Bracewell’s Jeff Holmstead discussed with E&E News the EPA’s new rule to slash emissions from power plants, which comes less than a year after the Supreme Court issued a landmark ruling in West Virginia v. EPA that scaled back the agency’s regulatory options for controlling carbon and other greenhouse gas emissions from the power sector.
“Some of the things they’re proposing are a real stretch, and they could still run into the very same problems again,” said Holmstead about potential for litigation with the EPA’s new proposal.
Holmstead said EPA relied on announced projects that haven’t yet been financed to show the carbon capture for gas plants could be feasible. Hydrogen projects face a similar problem.
“I’m bullish on CCS,” he said. “I actually think it’s a technology that will be really important. But they obviously are swinging for the fences here.”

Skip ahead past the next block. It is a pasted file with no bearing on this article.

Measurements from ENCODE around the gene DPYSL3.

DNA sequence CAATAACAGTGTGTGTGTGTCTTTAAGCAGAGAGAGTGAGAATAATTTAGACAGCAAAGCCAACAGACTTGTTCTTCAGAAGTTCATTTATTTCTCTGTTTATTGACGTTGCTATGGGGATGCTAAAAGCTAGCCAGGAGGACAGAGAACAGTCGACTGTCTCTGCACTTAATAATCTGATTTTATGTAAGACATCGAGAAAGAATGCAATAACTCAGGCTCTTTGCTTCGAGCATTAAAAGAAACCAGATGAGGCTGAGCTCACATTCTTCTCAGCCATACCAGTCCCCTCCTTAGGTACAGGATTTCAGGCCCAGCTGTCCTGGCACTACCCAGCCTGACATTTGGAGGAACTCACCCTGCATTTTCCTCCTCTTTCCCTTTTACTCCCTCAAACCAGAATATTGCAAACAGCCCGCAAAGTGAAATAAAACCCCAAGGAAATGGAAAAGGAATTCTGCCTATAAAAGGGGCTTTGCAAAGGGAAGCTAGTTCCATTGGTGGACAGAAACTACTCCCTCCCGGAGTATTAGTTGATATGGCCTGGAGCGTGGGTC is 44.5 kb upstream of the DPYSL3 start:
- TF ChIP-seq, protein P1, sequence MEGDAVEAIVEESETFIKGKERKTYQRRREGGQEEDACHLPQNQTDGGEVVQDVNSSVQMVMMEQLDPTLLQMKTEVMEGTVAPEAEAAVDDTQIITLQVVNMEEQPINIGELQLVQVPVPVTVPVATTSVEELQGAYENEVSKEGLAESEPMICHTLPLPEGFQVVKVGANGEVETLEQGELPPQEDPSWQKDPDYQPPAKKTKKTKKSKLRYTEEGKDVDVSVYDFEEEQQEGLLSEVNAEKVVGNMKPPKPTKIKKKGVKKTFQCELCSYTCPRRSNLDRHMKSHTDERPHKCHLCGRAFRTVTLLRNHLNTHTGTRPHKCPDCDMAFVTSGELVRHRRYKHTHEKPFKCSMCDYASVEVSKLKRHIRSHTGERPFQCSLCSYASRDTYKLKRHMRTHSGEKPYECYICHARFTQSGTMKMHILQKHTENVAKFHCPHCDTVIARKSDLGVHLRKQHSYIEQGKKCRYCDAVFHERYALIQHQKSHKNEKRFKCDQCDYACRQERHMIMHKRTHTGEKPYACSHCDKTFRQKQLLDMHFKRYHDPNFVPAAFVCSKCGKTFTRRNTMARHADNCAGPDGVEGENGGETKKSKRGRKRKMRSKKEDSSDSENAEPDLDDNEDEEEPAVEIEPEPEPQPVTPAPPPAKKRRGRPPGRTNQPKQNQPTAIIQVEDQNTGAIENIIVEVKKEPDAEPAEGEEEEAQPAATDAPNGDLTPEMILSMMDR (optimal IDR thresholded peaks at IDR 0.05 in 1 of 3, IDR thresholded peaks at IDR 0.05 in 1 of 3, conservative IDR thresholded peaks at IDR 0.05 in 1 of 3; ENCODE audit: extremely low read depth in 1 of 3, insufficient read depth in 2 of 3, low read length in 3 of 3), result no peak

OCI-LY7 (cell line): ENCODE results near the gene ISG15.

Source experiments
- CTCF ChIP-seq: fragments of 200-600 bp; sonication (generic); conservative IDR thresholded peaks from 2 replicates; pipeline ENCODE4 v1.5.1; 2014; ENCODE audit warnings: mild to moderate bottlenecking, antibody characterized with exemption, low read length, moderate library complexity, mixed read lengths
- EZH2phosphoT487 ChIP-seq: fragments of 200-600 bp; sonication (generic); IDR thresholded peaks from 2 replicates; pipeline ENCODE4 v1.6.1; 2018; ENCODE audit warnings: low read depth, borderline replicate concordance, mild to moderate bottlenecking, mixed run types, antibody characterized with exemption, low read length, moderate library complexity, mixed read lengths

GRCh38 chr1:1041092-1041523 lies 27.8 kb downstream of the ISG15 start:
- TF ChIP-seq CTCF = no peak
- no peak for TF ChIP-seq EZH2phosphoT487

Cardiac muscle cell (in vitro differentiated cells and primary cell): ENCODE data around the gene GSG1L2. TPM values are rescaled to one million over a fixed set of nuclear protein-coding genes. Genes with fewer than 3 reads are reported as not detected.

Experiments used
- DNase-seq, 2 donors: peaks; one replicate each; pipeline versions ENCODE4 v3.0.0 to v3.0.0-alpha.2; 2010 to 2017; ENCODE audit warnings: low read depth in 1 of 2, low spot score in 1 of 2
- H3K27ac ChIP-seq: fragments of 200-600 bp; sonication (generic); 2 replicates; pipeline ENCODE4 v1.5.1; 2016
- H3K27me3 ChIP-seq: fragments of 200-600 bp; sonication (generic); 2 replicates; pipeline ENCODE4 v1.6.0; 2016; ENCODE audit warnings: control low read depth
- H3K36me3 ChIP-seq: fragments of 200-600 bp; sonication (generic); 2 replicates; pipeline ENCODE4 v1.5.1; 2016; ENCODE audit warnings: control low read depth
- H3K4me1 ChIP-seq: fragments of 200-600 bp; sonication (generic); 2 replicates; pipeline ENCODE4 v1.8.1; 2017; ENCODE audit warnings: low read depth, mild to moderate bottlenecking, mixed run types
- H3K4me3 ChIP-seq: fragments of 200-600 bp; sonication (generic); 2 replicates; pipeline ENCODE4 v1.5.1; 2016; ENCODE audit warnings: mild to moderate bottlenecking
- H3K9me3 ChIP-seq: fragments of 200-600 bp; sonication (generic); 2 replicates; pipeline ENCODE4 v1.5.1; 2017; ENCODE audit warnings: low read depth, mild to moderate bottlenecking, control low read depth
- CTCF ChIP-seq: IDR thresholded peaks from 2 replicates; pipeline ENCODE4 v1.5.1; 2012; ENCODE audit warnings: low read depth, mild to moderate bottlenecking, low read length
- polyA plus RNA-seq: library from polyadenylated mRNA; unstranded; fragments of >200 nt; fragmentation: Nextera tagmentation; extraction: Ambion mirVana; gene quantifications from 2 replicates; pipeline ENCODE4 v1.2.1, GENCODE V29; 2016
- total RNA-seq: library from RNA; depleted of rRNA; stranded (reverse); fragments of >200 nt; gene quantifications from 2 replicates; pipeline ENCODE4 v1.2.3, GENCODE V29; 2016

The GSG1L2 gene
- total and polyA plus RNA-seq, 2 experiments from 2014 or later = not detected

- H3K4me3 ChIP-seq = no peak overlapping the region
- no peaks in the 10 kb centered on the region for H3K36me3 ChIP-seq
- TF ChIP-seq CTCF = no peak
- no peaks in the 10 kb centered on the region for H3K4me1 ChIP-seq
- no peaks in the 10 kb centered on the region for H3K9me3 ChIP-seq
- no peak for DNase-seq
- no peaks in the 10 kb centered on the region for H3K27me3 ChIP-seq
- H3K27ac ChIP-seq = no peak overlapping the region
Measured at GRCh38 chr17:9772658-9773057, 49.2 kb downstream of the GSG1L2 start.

Congress’ landmark climate bill — the Inflation Reduction Act — offers key funding to advance CCS and hydrogen technologies that could make EPA’s proposal more economically feasible, though the bill itself won’t offer legal cover to the agency. The 2022 law revamped a tax credit for carbon storage, 45Q, offering up to $85 per metric ton of permanently stored carbon and $60 per metric ton for enhanced oil recovery.
“Without the 45Q tax credits, [the proposal] would be much more expensive,” said Holmstead. “It certainly helps them that some of the costs can be offset with tax credits.”